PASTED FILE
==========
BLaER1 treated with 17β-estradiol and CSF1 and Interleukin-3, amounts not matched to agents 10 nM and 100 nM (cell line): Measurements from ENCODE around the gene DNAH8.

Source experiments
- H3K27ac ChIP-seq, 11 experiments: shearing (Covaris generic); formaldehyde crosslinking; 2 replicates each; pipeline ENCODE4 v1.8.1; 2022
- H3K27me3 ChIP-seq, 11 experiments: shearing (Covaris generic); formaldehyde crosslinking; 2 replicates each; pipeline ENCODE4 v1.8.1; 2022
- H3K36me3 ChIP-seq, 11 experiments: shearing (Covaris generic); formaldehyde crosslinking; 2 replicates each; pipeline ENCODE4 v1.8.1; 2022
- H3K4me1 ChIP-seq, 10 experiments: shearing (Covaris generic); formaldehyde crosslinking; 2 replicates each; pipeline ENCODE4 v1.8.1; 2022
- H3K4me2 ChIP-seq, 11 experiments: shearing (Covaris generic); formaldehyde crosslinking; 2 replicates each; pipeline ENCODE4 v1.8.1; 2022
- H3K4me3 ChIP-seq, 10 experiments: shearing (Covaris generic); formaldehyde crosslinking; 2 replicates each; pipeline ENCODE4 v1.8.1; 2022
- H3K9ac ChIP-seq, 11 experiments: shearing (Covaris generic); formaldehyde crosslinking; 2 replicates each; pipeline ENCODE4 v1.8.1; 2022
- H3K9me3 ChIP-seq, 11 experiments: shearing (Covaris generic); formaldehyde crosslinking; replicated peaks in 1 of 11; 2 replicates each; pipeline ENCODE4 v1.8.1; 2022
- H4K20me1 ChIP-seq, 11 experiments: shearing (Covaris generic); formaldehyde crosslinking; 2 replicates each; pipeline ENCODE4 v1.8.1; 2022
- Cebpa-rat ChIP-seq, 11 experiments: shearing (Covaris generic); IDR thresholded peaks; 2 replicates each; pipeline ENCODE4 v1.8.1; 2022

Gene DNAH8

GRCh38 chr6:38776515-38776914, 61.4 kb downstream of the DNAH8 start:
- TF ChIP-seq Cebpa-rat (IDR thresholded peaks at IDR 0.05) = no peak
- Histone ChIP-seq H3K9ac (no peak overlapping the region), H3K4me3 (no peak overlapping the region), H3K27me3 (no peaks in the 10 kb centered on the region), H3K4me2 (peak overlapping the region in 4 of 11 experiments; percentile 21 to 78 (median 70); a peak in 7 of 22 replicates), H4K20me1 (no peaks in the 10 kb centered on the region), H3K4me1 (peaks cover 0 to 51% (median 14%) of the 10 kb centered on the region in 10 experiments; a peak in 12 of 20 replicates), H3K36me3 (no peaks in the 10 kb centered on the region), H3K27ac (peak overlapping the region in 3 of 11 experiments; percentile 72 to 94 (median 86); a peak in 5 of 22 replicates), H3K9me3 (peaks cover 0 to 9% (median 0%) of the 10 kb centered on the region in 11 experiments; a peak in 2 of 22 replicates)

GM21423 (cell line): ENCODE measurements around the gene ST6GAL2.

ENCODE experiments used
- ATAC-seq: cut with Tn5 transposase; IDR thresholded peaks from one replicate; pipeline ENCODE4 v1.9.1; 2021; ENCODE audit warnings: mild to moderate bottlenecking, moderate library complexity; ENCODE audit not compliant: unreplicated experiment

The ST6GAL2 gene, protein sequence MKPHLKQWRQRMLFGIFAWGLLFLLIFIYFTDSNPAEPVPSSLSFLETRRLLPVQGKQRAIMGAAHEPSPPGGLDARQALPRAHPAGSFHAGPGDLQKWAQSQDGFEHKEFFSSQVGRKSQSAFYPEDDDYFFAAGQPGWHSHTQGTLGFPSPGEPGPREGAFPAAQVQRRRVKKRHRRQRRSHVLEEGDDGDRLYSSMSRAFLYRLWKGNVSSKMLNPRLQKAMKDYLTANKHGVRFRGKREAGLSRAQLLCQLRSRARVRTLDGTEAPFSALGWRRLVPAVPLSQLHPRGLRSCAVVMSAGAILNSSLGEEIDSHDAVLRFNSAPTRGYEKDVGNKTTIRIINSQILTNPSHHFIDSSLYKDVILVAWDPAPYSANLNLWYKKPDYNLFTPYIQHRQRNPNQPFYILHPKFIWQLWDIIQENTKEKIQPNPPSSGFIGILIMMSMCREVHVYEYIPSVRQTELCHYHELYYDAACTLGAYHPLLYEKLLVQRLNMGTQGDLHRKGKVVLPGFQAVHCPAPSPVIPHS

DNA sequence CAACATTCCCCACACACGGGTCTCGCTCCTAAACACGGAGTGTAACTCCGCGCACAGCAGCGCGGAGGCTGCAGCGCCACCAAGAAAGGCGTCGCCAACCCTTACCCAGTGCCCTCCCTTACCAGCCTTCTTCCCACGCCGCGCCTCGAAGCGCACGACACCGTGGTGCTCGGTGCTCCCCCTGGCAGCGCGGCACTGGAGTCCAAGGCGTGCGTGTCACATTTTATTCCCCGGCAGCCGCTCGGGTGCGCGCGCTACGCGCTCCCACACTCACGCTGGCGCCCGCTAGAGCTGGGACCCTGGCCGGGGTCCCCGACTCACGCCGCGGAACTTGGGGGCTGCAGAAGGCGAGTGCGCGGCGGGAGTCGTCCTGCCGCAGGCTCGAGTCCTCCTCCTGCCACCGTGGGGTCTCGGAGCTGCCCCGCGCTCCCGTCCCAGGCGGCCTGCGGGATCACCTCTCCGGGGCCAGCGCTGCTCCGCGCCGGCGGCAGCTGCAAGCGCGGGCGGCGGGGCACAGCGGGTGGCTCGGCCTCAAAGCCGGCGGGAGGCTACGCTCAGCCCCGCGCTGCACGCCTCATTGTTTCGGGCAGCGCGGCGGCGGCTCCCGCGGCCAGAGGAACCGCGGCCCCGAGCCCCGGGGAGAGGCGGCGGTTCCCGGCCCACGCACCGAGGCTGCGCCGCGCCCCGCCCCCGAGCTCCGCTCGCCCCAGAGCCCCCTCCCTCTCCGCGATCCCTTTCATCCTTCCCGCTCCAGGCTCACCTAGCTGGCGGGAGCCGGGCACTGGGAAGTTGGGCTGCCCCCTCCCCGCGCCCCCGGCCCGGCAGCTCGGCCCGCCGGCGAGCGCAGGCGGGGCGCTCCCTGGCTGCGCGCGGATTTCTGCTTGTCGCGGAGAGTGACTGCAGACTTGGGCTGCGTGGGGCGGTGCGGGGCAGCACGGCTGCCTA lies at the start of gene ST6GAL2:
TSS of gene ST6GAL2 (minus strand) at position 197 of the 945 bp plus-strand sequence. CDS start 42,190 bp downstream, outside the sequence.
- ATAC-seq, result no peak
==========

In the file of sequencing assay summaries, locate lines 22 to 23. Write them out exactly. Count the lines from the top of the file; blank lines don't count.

TSS of gene ST6GAL2 (minus strand) at position 197 of the 945 bp plus-strand sequence. CDS start 42,190 bp downstream, outside the sequence.
- ATAC-seq, result no peak